Equinox edition. Welcome to the September episode of our monthly Transmissions Podcast, our series of conversations with musicians and artists about why—and how—their art exists. This time out, Aquarium Drunkard founder Justin Gage sits down at AD HQ with Devendra Banhart to spin selections and discuss his new album, Ma. Then, Jason P. Woodbury joins Throwing Muses founder, solo artist, and writer Kristin Hersh backstage to discuss future sounds from Throwing Muses and Don’t Suck, Don’t Die, her book about her friend, the departed Vic Chesnutt. And to close out, Jason rings up Bill Orcutt, whose latest release, the sparse electric guitar noir, Odds Against Tomorrow, sees release October 11th.Transmissions: Devendra Banhart/Kristin Hersh/Bill Orcutt
Ma is the beautifully cohesive new record from Devendra Banhart. While it’s less a stylistically mixed bag than he sometimes crafts—it sticks to mellow folk, country, and samba feels—there’s still plenty of room for different moods and vibes. On this episode of Banhart spins a number of songs that inform his approach and fill him with joy, including selections by Simón Diaz, White Fence, Ella Jenkins, and Cate Le Bon. “I love music that is referential in a subtle and nuanced way, in a way that creates its own genre, really,” Banhart says. His selections illustrate this quality.
Kristin Hersh formed Throwing Muses in 1981. Signed to 4AD, the band was a foundational indie rock outfit alongside R.E.M. and the Pixies. Since then, Hersh has been an incredibly prolific presence, with Muses, 50 Foot Wave, and her solo work. She’s always a writer. In 2010, she released a memoir titled Rat Girl, and in 2015 she followed it up with Don’t Suck, Don’t Die: Giving Up Vic Chesnutt, a book about her friendship with the brilliant and troubled songwriter who died nearly a decade ago. Hersh sat down with Transmissions backstage at the Valley Bar in Phoenix, Arizona. “Let’s allow for some weird,” Hersh says. “We only call things we don’t understand magic.”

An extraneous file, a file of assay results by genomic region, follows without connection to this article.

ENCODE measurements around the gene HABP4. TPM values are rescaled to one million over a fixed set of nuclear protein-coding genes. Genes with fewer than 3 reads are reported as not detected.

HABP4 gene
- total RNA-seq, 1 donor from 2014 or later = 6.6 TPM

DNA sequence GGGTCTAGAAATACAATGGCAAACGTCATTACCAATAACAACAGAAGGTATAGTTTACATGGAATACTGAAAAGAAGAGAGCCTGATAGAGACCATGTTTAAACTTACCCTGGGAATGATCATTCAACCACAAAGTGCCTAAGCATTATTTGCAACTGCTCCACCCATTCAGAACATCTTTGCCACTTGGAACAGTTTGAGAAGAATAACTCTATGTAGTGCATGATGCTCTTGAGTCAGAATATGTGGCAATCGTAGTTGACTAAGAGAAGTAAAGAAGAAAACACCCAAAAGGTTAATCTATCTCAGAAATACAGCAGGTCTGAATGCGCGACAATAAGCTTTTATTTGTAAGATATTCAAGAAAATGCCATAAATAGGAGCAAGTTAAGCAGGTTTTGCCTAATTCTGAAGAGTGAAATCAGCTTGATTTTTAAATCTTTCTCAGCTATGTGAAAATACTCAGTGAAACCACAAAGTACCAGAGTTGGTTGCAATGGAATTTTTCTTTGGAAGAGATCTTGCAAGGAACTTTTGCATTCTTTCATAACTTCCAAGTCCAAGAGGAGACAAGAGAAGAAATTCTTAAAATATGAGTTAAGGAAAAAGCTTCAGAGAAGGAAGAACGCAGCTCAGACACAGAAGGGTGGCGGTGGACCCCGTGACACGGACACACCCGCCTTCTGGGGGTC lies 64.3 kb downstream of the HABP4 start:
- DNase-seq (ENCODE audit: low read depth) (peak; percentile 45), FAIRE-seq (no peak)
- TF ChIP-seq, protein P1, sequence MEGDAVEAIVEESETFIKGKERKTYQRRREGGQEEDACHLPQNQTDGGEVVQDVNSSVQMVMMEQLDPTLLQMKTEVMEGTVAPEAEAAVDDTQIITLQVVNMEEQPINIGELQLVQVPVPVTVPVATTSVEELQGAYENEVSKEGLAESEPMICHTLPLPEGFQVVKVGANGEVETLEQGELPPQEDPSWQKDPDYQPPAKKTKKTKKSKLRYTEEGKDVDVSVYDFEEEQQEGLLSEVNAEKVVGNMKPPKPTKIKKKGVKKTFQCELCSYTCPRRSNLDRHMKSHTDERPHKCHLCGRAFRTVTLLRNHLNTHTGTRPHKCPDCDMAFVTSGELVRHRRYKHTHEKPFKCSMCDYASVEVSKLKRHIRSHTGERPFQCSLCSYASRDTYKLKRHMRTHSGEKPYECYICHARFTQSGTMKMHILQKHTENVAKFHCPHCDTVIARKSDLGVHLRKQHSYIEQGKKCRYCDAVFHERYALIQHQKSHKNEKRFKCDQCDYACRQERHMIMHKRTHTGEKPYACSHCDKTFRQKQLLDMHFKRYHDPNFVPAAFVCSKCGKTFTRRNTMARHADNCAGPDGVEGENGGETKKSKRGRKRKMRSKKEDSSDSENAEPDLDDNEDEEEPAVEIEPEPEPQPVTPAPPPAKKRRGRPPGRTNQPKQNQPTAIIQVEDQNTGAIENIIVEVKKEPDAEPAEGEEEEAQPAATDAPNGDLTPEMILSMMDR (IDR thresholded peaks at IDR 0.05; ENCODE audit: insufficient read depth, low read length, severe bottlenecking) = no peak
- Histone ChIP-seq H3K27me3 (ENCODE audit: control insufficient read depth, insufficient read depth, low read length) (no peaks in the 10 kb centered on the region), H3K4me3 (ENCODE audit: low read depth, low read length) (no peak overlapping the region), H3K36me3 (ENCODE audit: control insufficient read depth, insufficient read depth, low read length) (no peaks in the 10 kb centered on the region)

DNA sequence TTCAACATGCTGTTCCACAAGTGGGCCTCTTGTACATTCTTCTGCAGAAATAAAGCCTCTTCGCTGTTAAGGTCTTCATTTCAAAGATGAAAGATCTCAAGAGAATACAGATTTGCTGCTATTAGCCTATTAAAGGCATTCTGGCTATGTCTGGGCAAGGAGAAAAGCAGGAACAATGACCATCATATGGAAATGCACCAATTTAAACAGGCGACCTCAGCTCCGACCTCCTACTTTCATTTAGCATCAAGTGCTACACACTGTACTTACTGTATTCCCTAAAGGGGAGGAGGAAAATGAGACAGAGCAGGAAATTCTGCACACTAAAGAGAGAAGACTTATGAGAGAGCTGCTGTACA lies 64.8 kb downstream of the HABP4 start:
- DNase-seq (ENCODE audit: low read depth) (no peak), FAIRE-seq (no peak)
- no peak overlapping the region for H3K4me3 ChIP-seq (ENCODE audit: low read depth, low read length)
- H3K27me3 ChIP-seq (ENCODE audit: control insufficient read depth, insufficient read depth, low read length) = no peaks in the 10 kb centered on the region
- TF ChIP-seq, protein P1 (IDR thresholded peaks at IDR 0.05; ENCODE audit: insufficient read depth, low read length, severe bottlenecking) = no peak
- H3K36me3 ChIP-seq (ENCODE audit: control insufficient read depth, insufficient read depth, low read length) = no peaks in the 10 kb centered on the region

Bill Orcutt started out his musical career with the noise group Harry Pussy. And much of his solo acoustic guitar work has stuck close to that inscrutable, damaged path. But his recent output has grown more understated. In 2017, he released his first album for electric guitar, a self-titled effort that found him covering hymns, standards, and other selections from the public domain. His latest, Odds Against Tomorrow, out October 11, is another electric guitar record, featuring mostly his own compositions this time. But like that last one, it’s stark and frequently beautiful. Transmissions called Orcutt at his home in San Francisco to discuss his work and singular trajectory.
Episode Playlist: Strange Boys—American Radio ++ William Tyler—Four Corners ++ Devendra Banhart—Taking a Page ++ Devendra Banhart—Kantori Ongaku ++ Nadeem—Coming Coming Coming ++ Tim Presley’s White Fence—Phone ++ Slap Happy—Blue Eyed William ++ Simón Diaz – El Loco Juan Carabina ++ Ella Jenkins—Bye Bye Sea Birds ++ Cate Le Bon—Daylight Matters ++ Devendra Banhart—Abre Las Manos ++ Kristin Hersh—Fortune ++ Bitchin Bajas—Bajas Ragas ++ Bill Orcutt—The Sun and Its Horizon ++ Mary Lattimore—By This River (Brian Eno)
Collage art courtesy Michael Hentz.
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